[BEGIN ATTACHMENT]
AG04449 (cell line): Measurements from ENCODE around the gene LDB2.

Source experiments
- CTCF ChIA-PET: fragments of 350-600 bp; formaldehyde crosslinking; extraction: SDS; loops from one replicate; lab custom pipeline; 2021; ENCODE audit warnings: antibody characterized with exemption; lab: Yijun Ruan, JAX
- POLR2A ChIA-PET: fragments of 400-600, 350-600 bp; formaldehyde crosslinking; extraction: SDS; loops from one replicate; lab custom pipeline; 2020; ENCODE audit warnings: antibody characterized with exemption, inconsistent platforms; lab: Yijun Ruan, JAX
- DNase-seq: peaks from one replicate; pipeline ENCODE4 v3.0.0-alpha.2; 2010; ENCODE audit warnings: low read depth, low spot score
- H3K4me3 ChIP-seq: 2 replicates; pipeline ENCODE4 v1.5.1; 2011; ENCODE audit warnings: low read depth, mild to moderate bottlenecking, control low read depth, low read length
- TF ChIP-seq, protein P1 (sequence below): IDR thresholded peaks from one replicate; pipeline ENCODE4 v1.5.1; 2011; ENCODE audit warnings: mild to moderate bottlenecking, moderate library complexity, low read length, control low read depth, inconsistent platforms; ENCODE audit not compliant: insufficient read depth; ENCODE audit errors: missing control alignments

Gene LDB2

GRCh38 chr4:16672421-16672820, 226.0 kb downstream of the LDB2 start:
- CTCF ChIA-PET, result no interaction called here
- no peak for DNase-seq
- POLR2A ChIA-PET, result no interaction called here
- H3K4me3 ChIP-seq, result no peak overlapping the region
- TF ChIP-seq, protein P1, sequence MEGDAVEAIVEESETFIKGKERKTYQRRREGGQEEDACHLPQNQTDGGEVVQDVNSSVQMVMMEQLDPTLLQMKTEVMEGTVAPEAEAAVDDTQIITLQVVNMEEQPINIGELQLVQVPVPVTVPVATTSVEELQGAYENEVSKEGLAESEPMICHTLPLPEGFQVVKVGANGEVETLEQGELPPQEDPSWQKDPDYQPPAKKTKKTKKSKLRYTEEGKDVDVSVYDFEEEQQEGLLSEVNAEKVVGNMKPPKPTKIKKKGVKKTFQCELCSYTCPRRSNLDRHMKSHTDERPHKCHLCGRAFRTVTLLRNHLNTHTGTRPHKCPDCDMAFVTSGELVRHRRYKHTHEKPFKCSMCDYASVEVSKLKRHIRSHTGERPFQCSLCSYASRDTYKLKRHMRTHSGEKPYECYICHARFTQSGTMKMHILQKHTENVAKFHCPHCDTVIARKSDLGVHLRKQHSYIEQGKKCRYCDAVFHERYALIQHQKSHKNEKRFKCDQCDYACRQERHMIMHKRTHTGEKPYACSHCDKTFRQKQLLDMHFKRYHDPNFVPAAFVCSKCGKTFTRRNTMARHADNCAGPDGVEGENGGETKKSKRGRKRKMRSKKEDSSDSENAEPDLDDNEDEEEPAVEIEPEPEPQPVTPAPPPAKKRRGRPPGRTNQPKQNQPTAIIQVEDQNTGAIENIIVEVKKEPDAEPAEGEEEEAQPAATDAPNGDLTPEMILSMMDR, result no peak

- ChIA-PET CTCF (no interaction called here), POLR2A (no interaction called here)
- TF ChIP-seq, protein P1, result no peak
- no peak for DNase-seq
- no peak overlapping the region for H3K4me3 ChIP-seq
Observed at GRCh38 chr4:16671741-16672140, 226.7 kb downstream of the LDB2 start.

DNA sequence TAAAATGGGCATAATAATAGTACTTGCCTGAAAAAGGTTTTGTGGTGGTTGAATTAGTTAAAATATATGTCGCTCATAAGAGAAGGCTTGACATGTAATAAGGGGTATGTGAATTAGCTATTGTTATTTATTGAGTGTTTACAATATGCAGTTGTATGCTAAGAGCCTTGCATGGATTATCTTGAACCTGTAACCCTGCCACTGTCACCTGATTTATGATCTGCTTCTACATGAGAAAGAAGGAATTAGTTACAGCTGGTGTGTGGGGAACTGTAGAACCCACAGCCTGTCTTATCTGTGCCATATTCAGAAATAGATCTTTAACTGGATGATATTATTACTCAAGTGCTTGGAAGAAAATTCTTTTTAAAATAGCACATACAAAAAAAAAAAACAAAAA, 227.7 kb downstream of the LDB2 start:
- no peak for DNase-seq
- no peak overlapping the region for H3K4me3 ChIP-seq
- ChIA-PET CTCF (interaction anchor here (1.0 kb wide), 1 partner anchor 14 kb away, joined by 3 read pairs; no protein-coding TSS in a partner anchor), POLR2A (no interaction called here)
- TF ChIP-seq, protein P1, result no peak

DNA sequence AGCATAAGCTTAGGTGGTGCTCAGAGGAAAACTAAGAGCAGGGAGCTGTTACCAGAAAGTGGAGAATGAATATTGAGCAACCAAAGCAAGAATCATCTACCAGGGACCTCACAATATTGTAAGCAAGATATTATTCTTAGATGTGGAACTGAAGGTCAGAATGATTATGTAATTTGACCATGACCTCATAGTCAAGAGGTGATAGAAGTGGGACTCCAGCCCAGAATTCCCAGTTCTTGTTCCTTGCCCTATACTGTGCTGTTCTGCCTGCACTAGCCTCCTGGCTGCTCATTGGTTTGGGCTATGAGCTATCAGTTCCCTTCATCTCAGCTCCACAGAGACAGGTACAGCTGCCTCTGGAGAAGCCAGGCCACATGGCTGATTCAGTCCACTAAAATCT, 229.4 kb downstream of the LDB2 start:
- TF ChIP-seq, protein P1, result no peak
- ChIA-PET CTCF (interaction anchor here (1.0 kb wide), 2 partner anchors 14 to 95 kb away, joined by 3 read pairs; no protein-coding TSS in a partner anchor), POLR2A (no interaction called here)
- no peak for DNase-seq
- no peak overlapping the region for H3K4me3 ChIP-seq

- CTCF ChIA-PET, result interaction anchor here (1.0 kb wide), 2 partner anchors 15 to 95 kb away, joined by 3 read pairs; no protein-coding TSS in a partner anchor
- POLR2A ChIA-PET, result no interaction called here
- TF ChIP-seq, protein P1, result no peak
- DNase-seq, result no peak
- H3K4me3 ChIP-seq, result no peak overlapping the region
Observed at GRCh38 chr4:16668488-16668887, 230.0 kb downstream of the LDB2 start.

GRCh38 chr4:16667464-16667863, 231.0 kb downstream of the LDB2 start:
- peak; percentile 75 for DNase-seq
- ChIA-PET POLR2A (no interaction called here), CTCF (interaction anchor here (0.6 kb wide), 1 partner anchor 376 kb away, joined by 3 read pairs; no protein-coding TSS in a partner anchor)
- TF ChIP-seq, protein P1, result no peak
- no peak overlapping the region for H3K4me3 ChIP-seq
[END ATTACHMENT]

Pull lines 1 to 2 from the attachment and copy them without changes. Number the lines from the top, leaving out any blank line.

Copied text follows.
AG04449 (cell line): Measurements from ENCODE around the gene LDB2.

Source experiments